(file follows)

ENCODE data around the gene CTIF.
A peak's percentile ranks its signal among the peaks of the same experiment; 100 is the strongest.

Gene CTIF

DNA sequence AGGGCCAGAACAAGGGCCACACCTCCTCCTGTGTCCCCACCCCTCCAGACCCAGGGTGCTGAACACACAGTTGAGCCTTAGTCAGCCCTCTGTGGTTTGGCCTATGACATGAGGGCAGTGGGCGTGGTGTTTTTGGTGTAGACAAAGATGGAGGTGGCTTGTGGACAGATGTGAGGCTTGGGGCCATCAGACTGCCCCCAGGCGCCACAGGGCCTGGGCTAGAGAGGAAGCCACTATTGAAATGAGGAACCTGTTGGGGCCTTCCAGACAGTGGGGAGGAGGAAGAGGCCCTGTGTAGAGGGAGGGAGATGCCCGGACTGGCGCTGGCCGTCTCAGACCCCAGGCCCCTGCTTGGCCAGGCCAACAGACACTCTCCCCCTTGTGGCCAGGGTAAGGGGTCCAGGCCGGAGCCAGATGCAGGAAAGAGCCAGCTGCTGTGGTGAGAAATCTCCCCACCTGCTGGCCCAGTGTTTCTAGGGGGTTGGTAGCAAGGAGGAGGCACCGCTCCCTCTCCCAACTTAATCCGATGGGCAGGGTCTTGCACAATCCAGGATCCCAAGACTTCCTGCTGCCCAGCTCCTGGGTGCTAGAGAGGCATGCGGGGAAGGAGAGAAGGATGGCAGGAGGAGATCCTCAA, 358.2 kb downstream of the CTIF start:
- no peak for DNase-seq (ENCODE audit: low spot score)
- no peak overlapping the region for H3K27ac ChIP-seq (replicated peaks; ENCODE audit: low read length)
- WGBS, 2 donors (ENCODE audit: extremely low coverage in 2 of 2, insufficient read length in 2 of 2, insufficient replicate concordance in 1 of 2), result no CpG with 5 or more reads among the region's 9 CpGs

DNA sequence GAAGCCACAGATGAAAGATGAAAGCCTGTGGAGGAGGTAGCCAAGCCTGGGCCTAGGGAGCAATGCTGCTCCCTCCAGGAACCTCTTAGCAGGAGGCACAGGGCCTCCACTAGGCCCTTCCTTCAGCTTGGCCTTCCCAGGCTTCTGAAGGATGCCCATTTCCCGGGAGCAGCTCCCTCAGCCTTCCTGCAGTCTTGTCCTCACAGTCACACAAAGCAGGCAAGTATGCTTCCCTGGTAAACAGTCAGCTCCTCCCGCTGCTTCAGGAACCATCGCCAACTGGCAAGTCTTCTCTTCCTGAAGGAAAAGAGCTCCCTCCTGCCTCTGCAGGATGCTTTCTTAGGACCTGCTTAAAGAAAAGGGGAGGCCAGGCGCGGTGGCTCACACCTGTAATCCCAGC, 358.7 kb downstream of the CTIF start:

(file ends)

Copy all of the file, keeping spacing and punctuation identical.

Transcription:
ENCODE data around the gene CTIF.
A peak's percentile ranks its signal among the peaks of the same experiment; 100 is the strongest.

Gene CTIF

DNA sequence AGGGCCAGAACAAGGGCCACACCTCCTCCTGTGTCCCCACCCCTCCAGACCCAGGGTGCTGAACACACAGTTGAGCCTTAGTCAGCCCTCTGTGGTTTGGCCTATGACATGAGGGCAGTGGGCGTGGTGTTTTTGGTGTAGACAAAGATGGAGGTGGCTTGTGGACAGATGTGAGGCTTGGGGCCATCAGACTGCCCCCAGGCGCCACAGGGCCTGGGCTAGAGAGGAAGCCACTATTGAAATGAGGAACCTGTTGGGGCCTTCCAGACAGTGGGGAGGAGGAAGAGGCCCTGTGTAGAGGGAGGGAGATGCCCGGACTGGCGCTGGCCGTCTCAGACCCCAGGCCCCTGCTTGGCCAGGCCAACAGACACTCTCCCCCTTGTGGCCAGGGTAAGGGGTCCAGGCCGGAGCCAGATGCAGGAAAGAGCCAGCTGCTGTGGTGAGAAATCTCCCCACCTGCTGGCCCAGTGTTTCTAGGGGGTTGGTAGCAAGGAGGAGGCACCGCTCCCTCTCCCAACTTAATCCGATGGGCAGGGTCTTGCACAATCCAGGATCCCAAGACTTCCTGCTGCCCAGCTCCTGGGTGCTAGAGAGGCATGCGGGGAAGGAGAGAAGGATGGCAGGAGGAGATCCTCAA, 358.2 kb downstream of the CTIF start:
- no peak for DNase-seq (ENCODE audit: low spot score)
- no peak overlapping the region for H3K27ac ChIP-seq (replicated peaks; ENCODE audit: low read length)
- WGBS, 2 donors (ENCODE audit: extremely low coverage in 2 of 2, insufficient read length in 2 of 2, insufficient replicate concordance in 1 of 2), result no CpG with 5 or more reads among the region's 9 CpGs

DNA sequence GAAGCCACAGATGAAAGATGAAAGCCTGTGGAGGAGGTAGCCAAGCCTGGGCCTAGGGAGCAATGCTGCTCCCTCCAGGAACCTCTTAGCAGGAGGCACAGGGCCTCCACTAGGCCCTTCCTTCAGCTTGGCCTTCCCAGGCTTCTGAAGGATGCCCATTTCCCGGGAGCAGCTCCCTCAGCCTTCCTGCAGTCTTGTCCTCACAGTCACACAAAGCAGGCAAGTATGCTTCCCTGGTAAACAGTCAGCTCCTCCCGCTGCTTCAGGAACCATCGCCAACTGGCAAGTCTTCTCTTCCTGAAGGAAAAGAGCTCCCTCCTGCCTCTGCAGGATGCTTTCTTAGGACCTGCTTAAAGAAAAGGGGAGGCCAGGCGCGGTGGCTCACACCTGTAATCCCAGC, 358.7 kb downstream of the CTIF start: